Understanding Your Customer’s Journey

Customer journey

Understanding Your Customer’s Journey: The Importance of Seeing Them as the Hero

“People trust those who understand them, and they trust brands that understand them too.”
― Donald Miller, Building a StoryBrand: Clarify Your Message So Customers Will Listen

One of the biggest marketing sins you can commit? Not understanding your customer.

Often marketers and business owners fall victim to their own conjecture, their experience with other companies or in other industries can cloud their judgement when it comes to strategy and messaging. It becomes easy to say “I’ve met this audience before” and create a strategy around familiarity and comfort instead of data and research.

And in some point in marketing history, that worked. It truly did. People were happy to see clever taglines and colorful characters created in a homogeneous vacuum that served pink for girls, blue for boys, and jazz jingles for the older folks. But we don’t live in that world anymore.

Today we’re going to take a look at why it is so important (emphasis on SO IMPORTANT, you guys) to not only understand your customer but to see their struggle and act as a guide to help them conquer their challenges and help them become the hero of their own story.

Your Customer is Nonbinary

1. not relating to, composed of, or involving just two things.

Nonbinary is a phrase you hear a lot these days and often in the context of sexual identity. Though it may be a provocative h2, in this context I’m using it to explain that your customer is more than a couple of things. They’re more than their household income and their marital status, they’re more than their job title and company size, they may in fact be neither male nor female.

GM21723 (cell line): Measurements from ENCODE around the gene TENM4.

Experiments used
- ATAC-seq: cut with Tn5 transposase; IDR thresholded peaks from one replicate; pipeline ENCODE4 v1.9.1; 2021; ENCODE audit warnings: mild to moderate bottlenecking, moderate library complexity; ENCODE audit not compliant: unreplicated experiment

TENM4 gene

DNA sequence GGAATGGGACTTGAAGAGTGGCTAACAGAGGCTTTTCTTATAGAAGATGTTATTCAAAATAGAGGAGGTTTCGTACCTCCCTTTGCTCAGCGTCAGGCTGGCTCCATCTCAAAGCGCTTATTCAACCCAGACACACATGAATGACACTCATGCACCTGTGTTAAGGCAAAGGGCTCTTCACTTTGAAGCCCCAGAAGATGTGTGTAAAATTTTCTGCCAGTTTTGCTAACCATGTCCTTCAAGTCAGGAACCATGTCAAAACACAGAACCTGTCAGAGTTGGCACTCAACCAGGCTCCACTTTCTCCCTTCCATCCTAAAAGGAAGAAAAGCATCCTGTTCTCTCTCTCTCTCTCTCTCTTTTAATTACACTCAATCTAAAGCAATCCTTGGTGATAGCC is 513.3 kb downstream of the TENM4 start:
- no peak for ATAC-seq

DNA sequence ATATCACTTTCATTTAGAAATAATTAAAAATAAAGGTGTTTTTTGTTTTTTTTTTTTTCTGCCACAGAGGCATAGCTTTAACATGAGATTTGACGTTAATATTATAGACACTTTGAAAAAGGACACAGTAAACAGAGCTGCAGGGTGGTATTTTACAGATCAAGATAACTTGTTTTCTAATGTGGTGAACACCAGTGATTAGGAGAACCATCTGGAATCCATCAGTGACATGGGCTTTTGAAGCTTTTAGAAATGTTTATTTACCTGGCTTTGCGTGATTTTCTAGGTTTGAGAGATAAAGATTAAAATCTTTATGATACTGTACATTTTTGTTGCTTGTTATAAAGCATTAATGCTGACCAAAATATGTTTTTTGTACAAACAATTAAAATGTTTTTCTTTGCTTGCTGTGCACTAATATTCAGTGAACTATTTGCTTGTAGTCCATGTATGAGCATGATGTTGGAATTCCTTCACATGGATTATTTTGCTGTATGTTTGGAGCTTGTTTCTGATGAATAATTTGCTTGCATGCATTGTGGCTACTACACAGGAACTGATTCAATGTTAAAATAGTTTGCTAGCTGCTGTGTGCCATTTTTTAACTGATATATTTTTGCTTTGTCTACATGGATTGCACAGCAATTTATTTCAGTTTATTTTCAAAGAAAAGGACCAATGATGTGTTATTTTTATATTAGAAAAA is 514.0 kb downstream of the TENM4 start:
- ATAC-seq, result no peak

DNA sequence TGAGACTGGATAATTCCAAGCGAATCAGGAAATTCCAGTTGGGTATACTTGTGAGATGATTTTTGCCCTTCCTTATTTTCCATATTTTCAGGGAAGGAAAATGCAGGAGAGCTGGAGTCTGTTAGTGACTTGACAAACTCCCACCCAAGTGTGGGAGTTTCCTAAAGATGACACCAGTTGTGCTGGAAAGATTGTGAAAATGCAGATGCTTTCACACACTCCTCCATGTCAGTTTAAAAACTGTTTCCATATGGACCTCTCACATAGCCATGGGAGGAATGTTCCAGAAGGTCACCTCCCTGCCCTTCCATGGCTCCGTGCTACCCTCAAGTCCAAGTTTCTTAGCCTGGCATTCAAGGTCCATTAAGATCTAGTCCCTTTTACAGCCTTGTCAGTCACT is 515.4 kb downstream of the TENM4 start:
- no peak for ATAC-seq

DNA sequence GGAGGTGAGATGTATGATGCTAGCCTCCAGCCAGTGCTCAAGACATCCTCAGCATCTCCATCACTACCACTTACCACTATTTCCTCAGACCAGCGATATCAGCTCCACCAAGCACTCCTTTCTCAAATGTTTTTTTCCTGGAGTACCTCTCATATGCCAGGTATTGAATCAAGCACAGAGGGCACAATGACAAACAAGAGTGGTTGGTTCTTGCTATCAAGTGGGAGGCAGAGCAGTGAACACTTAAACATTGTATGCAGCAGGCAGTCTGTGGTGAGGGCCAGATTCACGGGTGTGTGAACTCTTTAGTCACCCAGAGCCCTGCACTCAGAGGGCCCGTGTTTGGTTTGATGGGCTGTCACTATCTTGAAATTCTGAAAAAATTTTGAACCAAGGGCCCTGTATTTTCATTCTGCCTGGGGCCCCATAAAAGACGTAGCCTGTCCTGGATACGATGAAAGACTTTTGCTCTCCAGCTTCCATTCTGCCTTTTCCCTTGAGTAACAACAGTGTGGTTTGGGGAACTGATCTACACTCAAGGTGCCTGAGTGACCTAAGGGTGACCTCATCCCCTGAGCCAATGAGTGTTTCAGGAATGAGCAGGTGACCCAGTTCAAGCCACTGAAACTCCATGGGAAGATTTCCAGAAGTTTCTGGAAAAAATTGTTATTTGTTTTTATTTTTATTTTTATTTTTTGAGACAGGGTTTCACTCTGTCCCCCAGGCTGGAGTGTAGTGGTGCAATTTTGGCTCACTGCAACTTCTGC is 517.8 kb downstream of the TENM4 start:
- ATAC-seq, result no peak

The point is that understanding your audience means you know where they work and where they live, what podcasts they like, what their affinities are, what brands they follow and what brands they buy (they may not be the same thing!), and, most importantly: what they need and how you can provide for them.

Customers are Going on a Journey With or Without You

You’ve heard of the funnel, the path, and even (said sarcastically) the flywheel. But I’ve always thought of a customer’s journey in more cinematic terms and so should you.

The customer journey is based on the hero’s journey, a narrative structure chronicled by Joseph Campbell in 1949. This journey is also referred to as the monomyth (not necessary to know for this post, but a fun fact to pull out at a party!). It’s arguably the most common narrative structure used throughout the world in all forms of storytelling: books, movies, and, these days, marketing.

Essentially, the Hero is the customer, the Guide is your business, and the ultimate challenge or goal is the need that can be met via the use of your product or service. Knowing that every customer goes on a journey before they make a purchasing decision will allow you to position yourself as a Guide and address all of their needs at every stage of their journey from education to conversion to brand ambassadorship.

Campbell’s monomyth contains 12 steps but that’s a LOT so we’re not really going to cover them here. What we are going to cover are 3 things that relate to our customer’s journey so you can help them achieve the goal they need/want to achieve.

Tracing the Customer’s Journey

Making a commitment to understanding your customer’s journey isn’t just about looking at landing pages on your site or knowing the different types of referral traffic: it’s about understanding their needs, how you can meet them, and how you can make their journey from education to conversion as simple, easy, and delightful as possible.

Just a quick check-in here: the reason we want to do that is because when we market in this way, people buy things from us. At the end of the day, our main goal is conversions.

Ok, back to learning all of the things…


Here are a few things to consider when you’re thinking about how to improve (or in some cases, build) your customer’s journey.

1. Identify their touchpoints